It's been a hectic week for ACC football; N.C. State upset FSU on Thursday, Virginia toppled Miami, Boston College beat Clemson, and UNC had to come back to sweat out a win over William and Mary. But Maryland not only avoided the upset bug against Wake Forest, they blew it out of the water.
The Terps dominated literally every facet of the game: they outgained the Demon Deacons 437 to 155; Danny O'Brien threw four touchdown passes; eight different players found the end zone; Maryland's defense returned two interceptions for touchdowns; heck, they even blocked two Wake Forest punts. All that combined for a dominant 62-14 win to raise the Terps to 6-2 and bowl eligibility.
Of course, that bowl eligibility thing is one of the big deals here, particularly just a year after going 2-10. They should've had a shot at it anyway, but I don't think a lot of people expected it and most certainly didn't expect it this early. So get ready for the EagleBank Bowl, or maybe something a little better.
Sure, they've beaten five teams that combine for an 11-19 record (plus Morgan State), and sure, they got easily handled against the only two truly good teams they've faced, but they played (and lost to) plenty of awful teams last year. This is progress. It might not be enough progress to save Ralph's job (more on that later, probably Monday) but it is progress.
But back to the game. The dominance Maryland played with was extraordinarily impressive. The 62 points Maryland put up equaled the total they scored on Morgan State; it's still the most since the Ford administration. Wake Forest isn't a great team, but there's no team in the ACC so bad that they'd be beaten this badly by another run-of-the-mill ACC squad. It says as much about where Wake stands as it does about Maryland, but it still says a lot about both. Wake Forest played below their capability today and not much went wrong for Maryland, but it was still mighty impressive.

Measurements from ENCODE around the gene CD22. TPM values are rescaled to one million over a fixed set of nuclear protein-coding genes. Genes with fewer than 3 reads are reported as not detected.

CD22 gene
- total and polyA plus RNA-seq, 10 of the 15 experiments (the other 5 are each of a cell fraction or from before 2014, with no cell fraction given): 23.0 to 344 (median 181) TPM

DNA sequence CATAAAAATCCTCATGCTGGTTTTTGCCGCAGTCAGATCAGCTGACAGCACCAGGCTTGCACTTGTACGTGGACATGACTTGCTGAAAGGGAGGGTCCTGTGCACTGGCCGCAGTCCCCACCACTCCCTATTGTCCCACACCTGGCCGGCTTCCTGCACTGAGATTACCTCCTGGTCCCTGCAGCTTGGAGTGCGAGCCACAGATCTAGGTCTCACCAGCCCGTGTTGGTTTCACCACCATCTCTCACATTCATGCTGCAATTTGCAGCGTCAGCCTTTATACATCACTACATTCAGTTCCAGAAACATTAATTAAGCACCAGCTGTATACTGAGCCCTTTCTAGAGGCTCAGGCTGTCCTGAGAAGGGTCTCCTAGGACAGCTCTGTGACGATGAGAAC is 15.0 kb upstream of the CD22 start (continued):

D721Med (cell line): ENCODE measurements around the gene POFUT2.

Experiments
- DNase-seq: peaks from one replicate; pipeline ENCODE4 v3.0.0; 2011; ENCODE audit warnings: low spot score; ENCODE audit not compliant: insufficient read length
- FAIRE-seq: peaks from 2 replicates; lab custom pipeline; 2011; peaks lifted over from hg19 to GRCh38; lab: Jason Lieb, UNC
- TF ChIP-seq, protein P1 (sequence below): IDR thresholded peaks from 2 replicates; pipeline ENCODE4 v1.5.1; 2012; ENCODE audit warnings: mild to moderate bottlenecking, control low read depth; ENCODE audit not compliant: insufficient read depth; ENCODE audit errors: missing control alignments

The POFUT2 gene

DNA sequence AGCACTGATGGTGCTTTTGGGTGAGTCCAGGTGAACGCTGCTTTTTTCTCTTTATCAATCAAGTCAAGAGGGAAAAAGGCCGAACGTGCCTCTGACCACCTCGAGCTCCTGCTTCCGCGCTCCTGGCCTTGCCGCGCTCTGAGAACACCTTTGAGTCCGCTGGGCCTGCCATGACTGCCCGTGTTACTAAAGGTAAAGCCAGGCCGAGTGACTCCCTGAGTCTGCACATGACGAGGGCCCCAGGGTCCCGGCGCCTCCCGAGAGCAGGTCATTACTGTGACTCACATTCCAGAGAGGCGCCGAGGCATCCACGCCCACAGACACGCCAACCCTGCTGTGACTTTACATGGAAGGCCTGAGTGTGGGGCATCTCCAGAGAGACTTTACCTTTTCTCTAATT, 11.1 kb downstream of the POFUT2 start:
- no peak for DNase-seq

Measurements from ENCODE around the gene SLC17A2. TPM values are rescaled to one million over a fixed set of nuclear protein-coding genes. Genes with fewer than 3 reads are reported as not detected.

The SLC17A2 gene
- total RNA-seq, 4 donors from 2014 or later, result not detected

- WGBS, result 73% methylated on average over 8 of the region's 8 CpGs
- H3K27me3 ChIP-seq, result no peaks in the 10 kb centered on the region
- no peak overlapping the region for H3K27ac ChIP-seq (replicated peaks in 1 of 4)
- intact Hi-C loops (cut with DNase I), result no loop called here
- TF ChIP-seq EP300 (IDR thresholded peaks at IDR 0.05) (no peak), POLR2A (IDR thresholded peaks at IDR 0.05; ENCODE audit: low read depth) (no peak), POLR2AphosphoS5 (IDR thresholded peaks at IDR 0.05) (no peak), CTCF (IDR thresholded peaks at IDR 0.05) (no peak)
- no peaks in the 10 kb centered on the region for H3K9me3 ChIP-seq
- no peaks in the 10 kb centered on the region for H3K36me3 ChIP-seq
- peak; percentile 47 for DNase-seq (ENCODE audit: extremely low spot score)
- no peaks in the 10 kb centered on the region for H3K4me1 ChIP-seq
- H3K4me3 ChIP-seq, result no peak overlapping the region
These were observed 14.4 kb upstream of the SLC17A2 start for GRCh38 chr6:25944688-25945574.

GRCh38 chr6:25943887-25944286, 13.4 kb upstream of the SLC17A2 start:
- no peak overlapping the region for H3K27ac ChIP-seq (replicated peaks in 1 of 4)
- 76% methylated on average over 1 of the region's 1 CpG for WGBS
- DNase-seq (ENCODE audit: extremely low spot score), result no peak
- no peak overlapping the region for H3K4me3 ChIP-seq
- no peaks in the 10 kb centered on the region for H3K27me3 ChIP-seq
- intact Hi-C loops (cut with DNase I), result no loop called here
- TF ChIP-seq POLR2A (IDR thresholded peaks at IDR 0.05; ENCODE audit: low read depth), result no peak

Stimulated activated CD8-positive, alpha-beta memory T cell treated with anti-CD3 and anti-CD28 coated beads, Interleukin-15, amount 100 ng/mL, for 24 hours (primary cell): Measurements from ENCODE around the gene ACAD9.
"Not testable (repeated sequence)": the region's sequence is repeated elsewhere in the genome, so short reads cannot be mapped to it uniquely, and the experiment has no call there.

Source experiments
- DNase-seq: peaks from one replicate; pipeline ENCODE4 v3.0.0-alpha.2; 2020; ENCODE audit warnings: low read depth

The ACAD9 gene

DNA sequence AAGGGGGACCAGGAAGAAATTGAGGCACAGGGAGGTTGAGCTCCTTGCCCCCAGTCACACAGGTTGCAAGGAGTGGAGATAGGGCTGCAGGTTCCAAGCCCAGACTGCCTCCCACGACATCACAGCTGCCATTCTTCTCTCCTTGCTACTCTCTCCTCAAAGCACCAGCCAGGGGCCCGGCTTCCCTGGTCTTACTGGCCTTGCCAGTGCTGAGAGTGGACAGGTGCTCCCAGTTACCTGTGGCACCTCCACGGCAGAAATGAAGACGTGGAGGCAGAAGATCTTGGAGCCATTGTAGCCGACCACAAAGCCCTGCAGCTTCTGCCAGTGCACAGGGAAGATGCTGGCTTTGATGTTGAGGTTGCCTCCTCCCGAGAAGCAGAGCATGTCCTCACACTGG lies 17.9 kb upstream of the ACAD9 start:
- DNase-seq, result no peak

Outside of a single, 85-yard, touchdown-scoring drive for Wake Forest late in the first quarter, Maryland's defense was outstanding. It's not like the Deacons were some kind of otherworldly offensive force here, but they did have their strengths, namely a running game that gutted Virginia Tech just two weeks ago. Star running back Josh Harris - that dude that ran for 241 on VT - was limited to 27 yards and QB Tanner Price was kept similarly in check. WF had a grand total of -3 rushing yards. Kenny Tate and Ryan Donohue both had a pick-six. Tate was fantastic, pitching in a sack, a PBU, a few timely tackles to go along with that pick-six.
Danny O'Brien continued his strong rookie year with a 3 TD performance in the first half, adding another early in the third quarter. He wasn't spectacular but had a few great throws, continued to show major poise, and was helped out by some great field position. His touchdown throw to Quintin McCree was a thing of beauty that showcased his field vision, patience, and arm strength, all of which are better than Maryland's since maybe the sophomore Chris Turner.
To top it off, the Terps also got their running game going again, which was a must after they've gone the past couple weeks without a ground game at all. Davin Meggett had 94 yards and a touchdown, and Da'Rel Scott pitched in 50 more. D.J. Adams came in during garbage time and actually looked great; he had 84 yards a TD, and I wouldn't be surprised if he started to steal some carries.
The losses of FSU earlier in the week and Clemson earlier today make Maryland a sleeper contender for the ACC title. Sure, you can say that Maryland's three ACC wins have come against the three worst teams in the ACC - and you'd be right - but they're essentially tied for first place with FSU and N.C. State thanks to their 3-1 conference record.
With both of those teams still on the schedule, Maryland weirdly controls their own destiny. The odds that Maryland stays in the chase for long is slim to none, but the win here gives them a fighter's chance. We'll know more when the Terps take on Miami next week, potentially on ABC.
As always, grades tomorrow.